The present invention has been made to solve the problems of the above-mentioned prior art, and has as its object to provide a power source apparatus which operates at a switching frequency corresponding to an operation clock frequency such as a master clock frequency and a signal processing sampling frequency, in a digital processing apparatus on which the power source is mounted, thus preventing generation of a beat.
In order to achieve the above object, the power source apparatus according to the present invention receives an operation clock having, e.g., a signal processing sampling frequency or a clock having a frequency which is an integer multiple of the operation clock from the digital processing apparatus serving as a load on which the power source apparatus is mounted. Therefore, the switching frequency coincides with the frequency of the operation clock or the frequency which is an integer multiple of the operation clock.
For example, a PLL (phase-locked loop) circuit can be used as a circuit for causing the switching frequency to coincide with the frequency of the operation clock.
In the power source apparatus of the present invention, on the basis of an operation clock supplied from the digital processing apparatus on which the power source apparatus is mounted, a frequency N times (N is an integer of 1 or more) that of the operation clock is set as a switching frequency. Therefore, when the multiplier N is set so that a difference between the switching frequency and its harmonic and each operation clock frequency and its harmonic is "0" or a frequency in a band except for an audio frequency band, a beat is not generated, or a beat is not recognized as noise even if the beat is generated.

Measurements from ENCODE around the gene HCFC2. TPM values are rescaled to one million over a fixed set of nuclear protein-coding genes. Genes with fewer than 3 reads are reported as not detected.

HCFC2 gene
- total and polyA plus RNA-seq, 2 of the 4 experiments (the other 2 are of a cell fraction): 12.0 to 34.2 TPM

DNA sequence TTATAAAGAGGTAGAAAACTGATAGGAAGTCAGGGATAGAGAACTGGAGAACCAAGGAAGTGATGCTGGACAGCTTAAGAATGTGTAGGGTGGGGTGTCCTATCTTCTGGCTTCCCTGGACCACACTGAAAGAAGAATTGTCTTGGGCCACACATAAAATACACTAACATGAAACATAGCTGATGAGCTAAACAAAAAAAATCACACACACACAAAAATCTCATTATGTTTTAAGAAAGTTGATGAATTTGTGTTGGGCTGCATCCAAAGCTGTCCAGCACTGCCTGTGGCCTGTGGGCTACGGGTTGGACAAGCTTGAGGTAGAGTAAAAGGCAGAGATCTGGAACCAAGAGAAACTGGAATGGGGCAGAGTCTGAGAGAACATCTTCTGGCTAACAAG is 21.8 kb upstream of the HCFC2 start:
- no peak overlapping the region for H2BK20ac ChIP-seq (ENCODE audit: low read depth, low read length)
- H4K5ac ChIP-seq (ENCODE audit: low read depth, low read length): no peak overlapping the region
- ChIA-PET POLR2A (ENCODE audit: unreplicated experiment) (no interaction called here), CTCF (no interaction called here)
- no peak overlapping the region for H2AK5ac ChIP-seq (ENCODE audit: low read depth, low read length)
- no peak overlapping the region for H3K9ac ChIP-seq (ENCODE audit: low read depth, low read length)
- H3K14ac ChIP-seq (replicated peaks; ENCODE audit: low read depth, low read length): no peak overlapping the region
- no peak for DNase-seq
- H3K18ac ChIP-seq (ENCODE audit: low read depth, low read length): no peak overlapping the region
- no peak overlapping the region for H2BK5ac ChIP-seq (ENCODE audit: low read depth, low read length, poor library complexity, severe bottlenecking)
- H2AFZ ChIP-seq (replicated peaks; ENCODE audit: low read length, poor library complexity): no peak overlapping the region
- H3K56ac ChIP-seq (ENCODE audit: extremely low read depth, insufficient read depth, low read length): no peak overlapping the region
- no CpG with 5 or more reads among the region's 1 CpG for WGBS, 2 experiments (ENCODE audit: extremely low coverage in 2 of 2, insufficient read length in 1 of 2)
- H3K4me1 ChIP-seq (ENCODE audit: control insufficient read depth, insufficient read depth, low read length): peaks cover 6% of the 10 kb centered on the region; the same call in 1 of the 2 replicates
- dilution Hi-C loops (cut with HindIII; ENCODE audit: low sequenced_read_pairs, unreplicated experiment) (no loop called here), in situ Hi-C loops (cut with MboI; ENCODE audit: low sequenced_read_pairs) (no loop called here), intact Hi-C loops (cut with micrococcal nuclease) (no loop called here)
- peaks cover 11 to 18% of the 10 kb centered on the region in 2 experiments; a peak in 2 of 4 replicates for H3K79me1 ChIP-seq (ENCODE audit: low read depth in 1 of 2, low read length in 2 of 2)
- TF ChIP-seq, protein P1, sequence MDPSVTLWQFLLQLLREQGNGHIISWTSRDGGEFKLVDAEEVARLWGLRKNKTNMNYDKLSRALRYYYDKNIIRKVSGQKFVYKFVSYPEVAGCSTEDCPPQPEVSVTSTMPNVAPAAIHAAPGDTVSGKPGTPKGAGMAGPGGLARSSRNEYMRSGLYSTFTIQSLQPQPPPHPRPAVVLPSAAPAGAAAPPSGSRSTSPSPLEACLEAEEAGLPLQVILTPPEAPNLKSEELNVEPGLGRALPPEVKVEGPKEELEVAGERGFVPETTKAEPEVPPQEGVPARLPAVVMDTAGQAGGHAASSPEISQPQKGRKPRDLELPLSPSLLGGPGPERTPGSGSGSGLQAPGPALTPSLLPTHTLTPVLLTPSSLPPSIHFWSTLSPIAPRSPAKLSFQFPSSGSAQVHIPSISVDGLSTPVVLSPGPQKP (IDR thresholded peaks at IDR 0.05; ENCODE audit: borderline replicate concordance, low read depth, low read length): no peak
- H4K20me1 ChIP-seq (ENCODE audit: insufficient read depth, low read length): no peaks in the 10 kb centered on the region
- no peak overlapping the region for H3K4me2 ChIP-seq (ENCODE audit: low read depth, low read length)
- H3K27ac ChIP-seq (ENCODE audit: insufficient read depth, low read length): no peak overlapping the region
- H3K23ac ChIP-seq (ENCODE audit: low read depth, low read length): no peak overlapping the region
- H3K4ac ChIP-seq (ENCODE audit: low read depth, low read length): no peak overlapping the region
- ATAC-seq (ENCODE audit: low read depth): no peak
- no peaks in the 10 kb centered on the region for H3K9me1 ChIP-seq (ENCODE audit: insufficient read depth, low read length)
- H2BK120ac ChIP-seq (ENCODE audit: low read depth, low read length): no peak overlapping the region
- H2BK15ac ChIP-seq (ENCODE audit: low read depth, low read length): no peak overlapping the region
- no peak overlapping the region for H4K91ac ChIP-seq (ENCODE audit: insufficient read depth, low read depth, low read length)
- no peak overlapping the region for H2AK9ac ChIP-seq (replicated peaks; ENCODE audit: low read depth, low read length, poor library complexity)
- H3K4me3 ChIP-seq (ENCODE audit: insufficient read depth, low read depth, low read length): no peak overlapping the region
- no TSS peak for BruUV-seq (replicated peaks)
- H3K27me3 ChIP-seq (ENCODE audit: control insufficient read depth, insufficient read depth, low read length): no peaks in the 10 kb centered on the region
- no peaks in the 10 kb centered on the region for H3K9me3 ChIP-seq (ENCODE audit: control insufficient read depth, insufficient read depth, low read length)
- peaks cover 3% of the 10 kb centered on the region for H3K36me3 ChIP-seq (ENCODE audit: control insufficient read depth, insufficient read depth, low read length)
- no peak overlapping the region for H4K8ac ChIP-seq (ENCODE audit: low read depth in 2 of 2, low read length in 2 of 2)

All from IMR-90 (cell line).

As described above, when the sampling frequency is varied for a pitch control operation, the switching frequency changes in accordance with the sampling frequency. Therefore, even if the pitch control operation or the like is performed, disturbing noise due to the beat is not generated.
FIG. 1 is a circuit diagram of a digital recording apparatus according to the present invention;
FIG. 2 is a circuit diagram showing an example of an external time code connection in which g-pin is used;
FIG. 3 a-c are circuit diagrams showing an example of a remote chase connection;
FIG. 4 is a circuit diagram showing an example of a MIDI time code synchronous connection;
FIG. 5 is a circuit diagram showing an example of a parallel synchronous connection;
FIG. 6 is a circuit diagram showing an example of a serial synchronous connection;
FIG. 7 is a circuit diagram showing an example of a manual synchronous connection; and
FIG. 8 is a circuit diagram of a power source apparatus according to the present invention.